I will definitely look at the barefoot diet, I like to be proactive Smile & check out the FB page.

OP posts:
Gabilan · 20/05/2015 20:29

My horse is shod in front but not behind as about a year ago poor hoof growth meant my farrier (who I trust) just could not keep shoes on him. In his case I'm pretty sure it was lack of turnout over the previous winter. He was on a yard that very rarely turned him out, which is in part why I moved him. His coat and front feet were fine so it wasn't nutrition and since his hind feet are the furthest things from his heart, I think the nutrition he needed just wasn't getting to his feet.

Anyway, he was on farriers formula, which made a dramatic difference. However, it is hideously expensive so he's now on a cheaper biotin supplement and I'll see how he goes.

Much of the time he's fine barefoot behind but I use Cavallo Trek Hoof Boots for longer hacks. They are absolutely brilliant - four hours across moorland, through streams, mud, over rock and they stayed put without rubbing. He's very footsure in them. One thing though, I think the key to good boots is their fit. Learn how to measure your pony's feet and find a make that fits them. There are suppliers which will loan you boots to see if they fit. But the boots made a huge difference to C and have enabled him to be happy being barefoot.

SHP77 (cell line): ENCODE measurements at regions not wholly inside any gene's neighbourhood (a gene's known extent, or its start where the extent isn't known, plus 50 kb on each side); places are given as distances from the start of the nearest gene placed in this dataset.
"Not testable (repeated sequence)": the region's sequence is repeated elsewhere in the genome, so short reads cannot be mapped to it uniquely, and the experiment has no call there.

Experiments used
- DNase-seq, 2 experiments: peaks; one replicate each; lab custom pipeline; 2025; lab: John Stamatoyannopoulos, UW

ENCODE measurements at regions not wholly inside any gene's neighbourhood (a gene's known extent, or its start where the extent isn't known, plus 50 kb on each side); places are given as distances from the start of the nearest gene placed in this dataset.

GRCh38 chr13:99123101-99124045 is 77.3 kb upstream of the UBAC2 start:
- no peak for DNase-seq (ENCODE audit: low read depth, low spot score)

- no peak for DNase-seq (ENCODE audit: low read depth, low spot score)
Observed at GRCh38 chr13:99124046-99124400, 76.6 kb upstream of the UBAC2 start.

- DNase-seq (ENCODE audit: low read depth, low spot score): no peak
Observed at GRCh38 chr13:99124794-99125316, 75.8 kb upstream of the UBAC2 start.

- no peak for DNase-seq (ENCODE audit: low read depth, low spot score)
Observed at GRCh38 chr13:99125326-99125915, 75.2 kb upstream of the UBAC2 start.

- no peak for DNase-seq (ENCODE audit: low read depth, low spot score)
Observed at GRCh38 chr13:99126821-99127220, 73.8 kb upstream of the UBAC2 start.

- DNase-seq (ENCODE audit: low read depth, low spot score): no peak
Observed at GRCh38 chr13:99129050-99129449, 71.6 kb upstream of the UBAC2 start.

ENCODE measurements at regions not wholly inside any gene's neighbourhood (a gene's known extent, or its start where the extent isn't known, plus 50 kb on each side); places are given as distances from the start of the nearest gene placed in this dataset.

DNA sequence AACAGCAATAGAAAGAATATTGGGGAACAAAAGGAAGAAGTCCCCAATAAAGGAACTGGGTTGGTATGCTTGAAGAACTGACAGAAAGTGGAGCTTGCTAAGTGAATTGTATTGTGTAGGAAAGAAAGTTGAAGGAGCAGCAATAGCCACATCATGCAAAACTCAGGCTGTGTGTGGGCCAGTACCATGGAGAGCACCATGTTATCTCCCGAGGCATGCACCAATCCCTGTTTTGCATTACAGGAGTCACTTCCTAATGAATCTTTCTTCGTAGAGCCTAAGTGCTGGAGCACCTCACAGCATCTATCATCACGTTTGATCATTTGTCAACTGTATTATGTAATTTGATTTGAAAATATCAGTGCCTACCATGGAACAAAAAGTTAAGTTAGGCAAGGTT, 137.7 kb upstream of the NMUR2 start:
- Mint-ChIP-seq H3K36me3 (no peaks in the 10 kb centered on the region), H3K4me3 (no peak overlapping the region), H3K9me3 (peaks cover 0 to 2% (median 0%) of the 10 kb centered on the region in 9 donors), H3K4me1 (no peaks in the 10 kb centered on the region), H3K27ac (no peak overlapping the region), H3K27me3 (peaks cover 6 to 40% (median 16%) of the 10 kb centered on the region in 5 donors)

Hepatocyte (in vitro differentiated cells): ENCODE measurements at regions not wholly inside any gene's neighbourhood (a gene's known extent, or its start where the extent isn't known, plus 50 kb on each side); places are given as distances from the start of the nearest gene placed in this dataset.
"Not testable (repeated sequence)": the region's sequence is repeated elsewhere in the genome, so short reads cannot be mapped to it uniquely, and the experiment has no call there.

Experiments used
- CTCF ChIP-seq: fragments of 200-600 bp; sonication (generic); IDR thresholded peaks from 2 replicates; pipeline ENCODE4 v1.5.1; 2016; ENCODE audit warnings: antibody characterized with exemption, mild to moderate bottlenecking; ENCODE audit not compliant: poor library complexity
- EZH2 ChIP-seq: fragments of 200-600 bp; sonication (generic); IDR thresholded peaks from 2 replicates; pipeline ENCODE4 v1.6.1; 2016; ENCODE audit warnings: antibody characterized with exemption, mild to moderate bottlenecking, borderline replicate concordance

Gabilan · 20/05/2015 20:31

Sorry, to be clear. I think lack of turnout led to poor circulation and I think the poor circulation meant poor hoof growth behind.

WillowKnicks · 22/05/2015 12:21

Thanks Gabilan, that makes sense as our fields were just a swamp this winter & still haven't recovered, so I'm renting some turnout now.

I joined the FB group & seems like I'm feeding her the wrong diet for hoof growth.

I've also found a barefoot trimmer in my area, who has an excellent reputation & also fits & supplies the boots, so I'm waiting to hear back from her. DD just wants pink ones Hmm

I was a bit gutted when she needed shoes, after doing so well previously barefoot, so I'm telling myself fate has taken a hand & with some proper advice & TLC we'll get those strong feet back.

OP posts:
Bonkey · 22/05/2015 12:48

Feeding the right diet is a lot of it I think - good luck!

Its a great group, full of advice/info and friendly!

Gabilan · 22/05/2015 19:21

When I started reading up on barefoot stuff I was interested to find out that the barefoot diet is, apparently, just better anyway. Apparently with shod horses you miss some of the early signs of laminitis, because the foot is desensitized. Tbh I feed my horse as little hard feed as possible and always keep the sugar down because he can get fat on thin air, bless him.

I'm hoping his biotin supplement works as well as the Farrier's Formula. It's certainly cheaper!

Gabilan · 22/05/2015 19:22

Oh and don't worry about pink boots, Willow. They'll be mud coloured in no time!